Colistin is an antibiotic of last resort but has poor efficacy, and resistance is a growing problem. It is well known that colistin disrupts the bacterial outer membrane (OM) by selectively targeting lipopolysaccharide (LPS). However, it remains unclear how this led to bacterial killing.
A new study by the Imperial College London and the University of Texas has sown how antibiotic colistin kills bacteria. They found that like we pop the balloon using a needle, the antibiotic colistin punches holes in bacteria, causing them to pop like balloons. What’s more, scientists also discovered a way of making the antibiotic more effective at killing bacteria.
Superbugs have two skins called membranes. Colistin punctures both membranes, killing the bacteria.
Colistin damages the outer membrane by targeting a chemical called lipopolysaccharide (LPS), it was unclear how the inner membrane was pierced.
Scientists found that colistin also targets LPS in the inner membrane, even though there’s very little of it present.
Dr. Andrew Edwards from Imperial’s Department of Infectious Disease said, “It sounds obvious that colistin would damage both membranes in the same way, but it was always assumed colistin damaged the two membranes in different ways. There’s so little LPS in the inner membrane that it just didn’t seem possible, and we were very sceptical at first. However, by changing the amount of LPS in the inner membrane in the laboratory and also by chemically modifying it, we were able to show that colistin really does puncture both bacterial skins in the same way – and that this kills the superbug.”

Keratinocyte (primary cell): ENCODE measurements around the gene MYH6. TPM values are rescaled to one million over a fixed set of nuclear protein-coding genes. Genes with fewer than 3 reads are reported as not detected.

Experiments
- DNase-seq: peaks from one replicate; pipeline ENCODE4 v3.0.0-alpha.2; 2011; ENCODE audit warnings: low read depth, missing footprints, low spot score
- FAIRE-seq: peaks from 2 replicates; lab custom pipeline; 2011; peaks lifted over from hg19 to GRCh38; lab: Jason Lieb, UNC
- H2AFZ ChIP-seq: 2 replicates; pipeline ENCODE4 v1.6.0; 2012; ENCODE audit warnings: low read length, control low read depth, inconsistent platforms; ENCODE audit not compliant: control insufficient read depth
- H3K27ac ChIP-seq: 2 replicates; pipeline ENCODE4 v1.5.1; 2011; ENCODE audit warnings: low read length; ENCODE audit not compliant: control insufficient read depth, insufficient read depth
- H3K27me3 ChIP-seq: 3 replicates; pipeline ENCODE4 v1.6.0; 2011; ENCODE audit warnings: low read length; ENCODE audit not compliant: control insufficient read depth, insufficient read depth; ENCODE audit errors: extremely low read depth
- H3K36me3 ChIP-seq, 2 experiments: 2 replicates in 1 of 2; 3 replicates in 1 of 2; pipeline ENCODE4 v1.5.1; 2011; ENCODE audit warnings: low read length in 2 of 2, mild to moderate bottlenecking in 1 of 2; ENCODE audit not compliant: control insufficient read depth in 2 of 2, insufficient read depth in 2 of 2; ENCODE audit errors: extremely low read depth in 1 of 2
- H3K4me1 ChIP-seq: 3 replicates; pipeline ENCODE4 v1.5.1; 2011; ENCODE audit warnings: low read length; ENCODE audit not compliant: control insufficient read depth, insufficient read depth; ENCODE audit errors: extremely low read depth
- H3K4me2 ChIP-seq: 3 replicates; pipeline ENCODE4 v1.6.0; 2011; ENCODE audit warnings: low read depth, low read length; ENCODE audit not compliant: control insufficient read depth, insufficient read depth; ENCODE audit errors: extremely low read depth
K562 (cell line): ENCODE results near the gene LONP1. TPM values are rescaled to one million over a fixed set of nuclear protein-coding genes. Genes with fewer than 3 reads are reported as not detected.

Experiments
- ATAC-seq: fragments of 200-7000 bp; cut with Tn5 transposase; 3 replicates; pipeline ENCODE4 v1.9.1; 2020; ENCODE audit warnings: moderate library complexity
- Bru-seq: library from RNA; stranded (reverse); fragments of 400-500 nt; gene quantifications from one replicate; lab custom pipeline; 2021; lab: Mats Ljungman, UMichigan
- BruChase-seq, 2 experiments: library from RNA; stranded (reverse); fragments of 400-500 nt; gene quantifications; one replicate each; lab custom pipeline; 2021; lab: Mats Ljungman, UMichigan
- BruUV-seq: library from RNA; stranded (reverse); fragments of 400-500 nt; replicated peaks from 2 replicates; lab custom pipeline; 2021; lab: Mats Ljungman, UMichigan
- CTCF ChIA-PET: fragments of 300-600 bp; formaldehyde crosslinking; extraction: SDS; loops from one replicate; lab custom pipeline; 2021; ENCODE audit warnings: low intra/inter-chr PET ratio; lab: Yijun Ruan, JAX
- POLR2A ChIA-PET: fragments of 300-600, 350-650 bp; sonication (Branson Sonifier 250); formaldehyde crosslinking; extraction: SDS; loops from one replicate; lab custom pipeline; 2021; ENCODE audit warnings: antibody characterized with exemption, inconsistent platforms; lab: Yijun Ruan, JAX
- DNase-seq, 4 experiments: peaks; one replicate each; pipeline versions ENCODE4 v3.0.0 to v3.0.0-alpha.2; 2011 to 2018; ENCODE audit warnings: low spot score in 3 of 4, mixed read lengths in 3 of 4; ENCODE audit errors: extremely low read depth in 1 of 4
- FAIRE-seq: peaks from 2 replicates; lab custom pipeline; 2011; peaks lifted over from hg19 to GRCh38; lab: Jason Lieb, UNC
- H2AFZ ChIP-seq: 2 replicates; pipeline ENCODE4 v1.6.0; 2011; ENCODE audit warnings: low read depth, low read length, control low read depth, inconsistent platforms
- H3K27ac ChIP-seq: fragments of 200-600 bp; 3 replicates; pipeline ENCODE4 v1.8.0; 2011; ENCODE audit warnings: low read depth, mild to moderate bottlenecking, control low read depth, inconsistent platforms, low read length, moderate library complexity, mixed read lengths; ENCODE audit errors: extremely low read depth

To find ways to make colistin more effective, scientists focussed on a bacterium called Pseudomonas aeruginosa. They found that a new experimental antibiotic, called murepavadin, caused a build-up of LPS in the bacterium’s inner skin, making it much easier for colistin to puncture and kill the bacteria.
Scientists noted, “as murepavadin is an experimental antibiotic, it can’t be used routinely in patients yet, but clinical trials are due to begin shortly. If these trials are successful, it may be possible to combine murepavadin with colistin to make a potent treatment for a vast range of bacterial infections.”
Akshay Sabnis, lead author of the work also from the Department of Infectious Disease, said: “As the global crisis of antibiotic resistance continues to accelerate, colistin is becoming more and more critical as the very last option to save the lives of patients infected with superbugs. By revealing how this old antibiotic works, we could come up with new ways to make it kill bacteria even more effectively, boosting our arsenal of weapons against the world’s superbugs.”
- Akshay Sabnis et al. Colistin kills bacteria by targeting lipopolysaccharide in the cytoplasmic membrane. DOI: 10.7554/eLife.65836